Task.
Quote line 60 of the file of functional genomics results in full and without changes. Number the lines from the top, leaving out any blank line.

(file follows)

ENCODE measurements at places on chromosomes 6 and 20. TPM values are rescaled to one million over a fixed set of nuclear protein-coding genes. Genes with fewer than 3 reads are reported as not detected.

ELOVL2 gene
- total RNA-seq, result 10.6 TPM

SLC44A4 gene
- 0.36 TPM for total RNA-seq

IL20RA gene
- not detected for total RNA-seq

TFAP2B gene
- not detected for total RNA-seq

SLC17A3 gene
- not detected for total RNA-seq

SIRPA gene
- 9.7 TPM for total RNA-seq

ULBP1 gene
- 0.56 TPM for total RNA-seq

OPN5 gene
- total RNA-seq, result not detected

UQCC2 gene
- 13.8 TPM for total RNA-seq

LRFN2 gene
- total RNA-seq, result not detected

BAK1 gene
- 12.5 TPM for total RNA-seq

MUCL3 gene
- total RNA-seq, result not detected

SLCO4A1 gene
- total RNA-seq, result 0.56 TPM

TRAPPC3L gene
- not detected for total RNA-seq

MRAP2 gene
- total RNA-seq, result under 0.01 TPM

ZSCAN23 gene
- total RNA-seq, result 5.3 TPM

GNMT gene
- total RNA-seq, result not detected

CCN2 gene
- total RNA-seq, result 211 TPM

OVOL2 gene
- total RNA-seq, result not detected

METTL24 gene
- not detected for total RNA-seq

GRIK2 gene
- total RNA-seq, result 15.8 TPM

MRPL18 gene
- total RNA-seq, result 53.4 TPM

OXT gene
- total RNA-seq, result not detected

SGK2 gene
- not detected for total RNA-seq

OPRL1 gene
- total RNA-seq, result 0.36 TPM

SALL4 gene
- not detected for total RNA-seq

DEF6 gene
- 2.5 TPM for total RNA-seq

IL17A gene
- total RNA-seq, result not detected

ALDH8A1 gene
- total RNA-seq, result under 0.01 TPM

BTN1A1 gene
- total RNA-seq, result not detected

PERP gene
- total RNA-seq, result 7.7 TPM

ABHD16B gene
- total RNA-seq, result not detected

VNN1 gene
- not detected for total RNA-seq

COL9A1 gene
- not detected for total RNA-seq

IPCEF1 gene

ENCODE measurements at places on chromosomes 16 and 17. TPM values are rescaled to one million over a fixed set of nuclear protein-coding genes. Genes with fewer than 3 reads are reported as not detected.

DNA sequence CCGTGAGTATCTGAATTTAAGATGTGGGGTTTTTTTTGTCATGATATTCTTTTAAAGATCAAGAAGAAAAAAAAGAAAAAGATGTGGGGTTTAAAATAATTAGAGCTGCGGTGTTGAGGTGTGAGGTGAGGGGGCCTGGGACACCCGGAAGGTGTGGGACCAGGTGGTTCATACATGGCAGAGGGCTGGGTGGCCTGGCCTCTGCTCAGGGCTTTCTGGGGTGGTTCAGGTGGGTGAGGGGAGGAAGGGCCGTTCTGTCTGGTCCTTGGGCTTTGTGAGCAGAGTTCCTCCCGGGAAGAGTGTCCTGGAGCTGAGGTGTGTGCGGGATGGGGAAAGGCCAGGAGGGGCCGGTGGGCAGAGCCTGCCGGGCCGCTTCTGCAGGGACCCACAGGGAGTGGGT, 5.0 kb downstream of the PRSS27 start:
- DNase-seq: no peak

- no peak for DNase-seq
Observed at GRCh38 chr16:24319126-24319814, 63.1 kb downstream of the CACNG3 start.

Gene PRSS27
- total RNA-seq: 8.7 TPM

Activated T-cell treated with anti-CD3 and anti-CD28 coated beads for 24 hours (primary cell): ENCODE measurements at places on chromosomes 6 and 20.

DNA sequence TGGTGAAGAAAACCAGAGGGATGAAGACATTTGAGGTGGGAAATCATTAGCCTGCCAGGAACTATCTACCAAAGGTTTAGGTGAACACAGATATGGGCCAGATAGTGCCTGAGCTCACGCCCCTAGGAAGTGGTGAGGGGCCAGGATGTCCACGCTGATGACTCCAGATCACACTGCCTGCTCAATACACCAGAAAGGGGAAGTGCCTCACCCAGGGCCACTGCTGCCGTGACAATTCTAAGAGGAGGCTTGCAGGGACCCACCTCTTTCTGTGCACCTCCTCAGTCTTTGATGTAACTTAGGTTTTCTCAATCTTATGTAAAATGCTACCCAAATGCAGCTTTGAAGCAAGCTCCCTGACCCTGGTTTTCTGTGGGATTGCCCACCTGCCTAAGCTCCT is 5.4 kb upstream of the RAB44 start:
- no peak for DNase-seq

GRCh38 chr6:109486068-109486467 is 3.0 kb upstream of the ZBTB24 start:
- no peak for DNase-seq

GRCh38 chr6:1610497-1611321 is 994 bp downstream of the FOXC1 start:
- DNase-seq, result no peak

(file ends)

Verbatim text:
BTN1A1 gene